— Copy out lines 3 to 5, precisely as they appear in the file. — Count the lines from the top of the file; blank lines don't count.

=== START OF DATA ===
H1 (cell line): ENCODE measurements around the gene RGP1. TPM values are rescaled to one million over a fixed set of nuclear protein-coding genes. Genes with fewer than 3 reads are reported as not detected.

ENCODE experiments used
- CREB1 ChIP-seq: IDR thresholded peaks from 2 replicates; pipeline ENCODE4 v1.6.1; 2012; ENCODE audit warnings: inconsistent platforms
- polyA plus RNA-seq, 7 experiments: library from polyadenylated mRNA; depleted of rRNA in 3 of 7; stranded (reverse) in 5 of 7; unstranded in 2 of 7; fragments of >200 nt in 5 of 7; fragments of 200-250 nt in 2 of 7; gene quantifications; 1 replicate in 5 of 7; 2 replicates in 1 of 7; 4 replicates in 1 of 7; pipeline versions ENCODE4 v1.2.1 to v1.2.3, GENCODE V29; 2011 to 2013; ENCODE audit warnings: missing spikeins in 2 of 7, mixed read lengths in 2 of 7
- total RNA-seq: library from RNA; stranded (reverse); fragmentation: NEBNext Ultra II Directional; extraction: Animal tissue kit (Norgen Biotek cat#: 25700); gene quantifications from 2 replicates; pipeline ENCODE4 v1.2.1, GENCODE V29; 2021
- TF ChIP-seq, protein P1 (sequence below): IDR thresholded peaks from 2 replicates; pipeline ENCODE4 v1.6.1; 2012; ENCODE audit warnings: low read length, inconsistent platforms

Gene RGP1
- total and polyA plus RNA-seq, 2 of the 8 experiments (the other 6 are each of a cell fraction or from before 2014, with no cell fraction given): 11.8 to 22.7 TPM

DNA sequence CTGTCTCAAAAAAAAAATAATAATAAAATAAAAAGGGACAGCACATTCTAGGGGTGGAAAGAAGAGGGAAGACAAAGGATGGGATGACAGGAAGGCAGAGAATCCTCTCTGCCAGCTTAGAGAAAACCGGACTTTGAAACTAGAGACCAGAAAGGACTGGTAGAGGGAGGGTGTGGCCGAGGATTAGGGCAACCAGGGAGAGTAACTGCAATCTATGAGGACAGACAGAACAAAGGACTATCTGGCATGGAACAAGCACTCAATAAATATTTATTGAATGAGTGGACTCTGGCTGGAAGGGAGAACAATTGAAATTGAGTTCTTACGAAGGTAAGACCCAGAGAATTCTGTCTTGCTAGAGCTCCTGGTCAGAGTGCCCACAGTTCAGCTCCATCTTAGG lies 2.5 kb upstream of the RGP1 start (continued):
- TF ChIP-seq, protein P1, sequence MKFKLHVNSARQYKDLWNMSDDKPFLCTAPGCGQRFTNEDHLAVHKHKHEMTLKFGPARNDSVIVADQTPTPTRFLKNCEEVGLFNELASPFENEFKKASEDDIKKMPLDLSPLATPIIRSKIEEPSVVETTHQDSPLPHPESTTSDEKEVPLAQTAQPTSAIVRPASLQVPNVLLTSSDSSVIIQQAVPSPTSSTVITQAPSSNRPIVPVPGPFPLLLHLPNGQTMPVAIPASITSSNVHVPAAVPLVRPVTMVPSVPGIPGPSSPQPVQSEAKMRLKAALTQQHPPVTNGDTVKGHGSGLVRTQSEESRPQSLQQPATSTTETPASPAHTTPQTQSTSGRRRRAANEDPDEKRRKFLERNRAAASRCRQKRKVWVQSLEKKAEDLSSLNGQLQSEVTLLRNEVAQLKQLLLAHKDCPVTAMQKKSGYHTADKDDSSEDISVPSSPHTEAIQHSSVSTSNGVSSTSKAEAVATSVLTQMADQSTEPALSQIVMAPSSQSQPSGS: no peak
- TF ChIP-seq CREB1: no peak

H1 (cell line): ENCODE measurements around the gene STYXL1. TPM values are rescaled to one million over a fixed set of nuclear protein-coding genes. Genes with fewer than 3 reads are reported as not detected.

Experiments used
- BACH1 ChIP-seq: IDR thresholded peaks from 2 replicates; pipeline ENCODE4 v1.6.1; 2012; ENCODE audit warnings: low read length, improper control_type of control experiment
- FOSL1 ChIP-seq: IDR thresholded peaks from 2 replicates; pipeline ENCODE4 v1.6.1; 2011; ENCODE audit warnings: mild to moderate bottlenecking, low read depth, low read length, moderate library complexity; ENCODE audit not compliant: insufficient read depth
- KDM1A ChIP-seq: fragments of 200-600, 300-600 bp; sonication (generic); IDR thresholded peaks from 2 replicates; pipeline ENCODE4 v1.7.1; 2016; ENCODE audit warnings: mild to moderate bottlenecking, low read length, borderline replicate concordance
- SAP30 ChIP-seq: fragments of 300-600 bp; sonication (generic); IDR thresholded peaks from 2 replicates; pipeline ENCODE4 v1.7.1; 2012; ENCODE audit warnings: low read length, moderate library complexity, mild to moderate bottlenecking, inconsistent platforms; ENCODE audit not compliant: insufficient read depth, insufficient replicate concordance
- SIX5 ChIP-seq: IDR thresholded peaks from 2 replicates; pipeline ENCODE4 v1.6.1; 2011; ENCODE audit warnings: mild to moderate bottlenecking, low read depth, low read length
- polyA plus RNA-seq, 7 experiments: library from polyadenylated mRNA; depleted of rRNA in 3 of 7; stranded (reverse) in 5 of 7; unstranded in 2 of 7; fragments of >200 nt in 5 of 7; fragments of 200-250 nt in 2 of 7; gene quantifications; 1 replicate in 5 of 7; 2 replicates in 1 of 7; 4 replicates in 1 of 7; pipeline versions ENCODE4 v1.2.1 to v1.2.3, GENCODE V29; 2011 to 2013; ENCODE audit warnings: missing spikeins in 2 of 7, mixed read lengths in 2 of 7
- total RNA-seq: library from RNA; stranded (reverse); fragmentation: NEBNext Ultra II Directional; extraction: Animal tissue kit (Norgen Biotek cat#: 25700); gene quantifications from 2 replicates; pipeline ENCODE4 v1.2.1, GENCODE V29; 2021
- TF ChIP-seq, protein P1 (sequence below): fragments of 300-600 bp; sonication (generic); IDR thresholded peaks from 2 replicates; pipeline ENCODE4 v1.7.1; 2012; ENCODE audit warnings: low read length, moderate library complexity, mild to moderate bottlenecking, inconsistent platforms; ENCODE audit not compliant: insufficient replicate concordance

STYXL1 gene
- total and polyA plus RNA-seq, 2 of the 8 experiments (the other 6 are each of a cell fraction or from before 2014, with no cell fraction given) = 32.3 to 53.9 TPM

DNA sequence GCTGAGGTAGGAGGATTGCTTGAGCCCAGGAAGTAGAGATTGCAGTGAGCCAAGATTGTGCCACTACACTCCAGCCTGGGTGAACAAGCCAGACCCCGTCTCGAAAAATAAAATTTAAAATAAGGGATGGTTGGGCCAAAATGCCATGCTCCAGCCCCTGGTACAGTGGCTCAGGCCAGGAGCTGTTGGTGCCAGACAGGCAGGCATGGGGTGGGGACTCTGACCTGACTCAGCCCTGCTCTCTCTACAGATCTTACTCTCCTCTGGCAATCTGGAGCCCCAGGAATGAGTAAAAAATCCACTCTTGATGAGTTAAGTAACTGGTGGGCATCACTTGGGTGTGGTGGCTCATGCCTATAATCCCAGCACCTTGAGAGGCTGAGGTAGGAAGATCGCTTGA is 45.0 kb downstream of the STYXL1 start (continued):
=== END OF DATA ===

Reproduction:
- CREB1 ChIP-seq: IDR thresholded peaks from 2 replicates; pipeline ENCODE4 v1.6.1; 2012; ENCODE audit warnings: inconsistent platforms
- polyA plus RNA-seq, 7 experiments: library from polyadenylated mRNA; depleted of rRNA in 3 of 7; stranded (reverse) in 5 of 7; unstranded in 2 of 7; fragments of >200 nt in 5 of 7; fragments of 200-250 nt in 2 of 7; gene quantifications; 1 replicate in 5 of 7; 2 replicates in 1 of 7; 4 replicates in 1 of 7; pipeline versions ENCODE4 v1.2.1 to v1.2.3, GENCODE V29; 2011 to 2013; ENCODE audit warnings: missing spikeins in 2 of 7, mixed read lengths in 2 of 7
- total RNA-seq: library from RNA; stranded (reverse); fragmentation: NEBNext Ultra II Directional; extraction: Animal tissue kit (Norgen Biotek cat#: 25700); gene quantifications from 2 replicates; pipeline ENCODE4 v1.2.1, GENCODE V29; 2021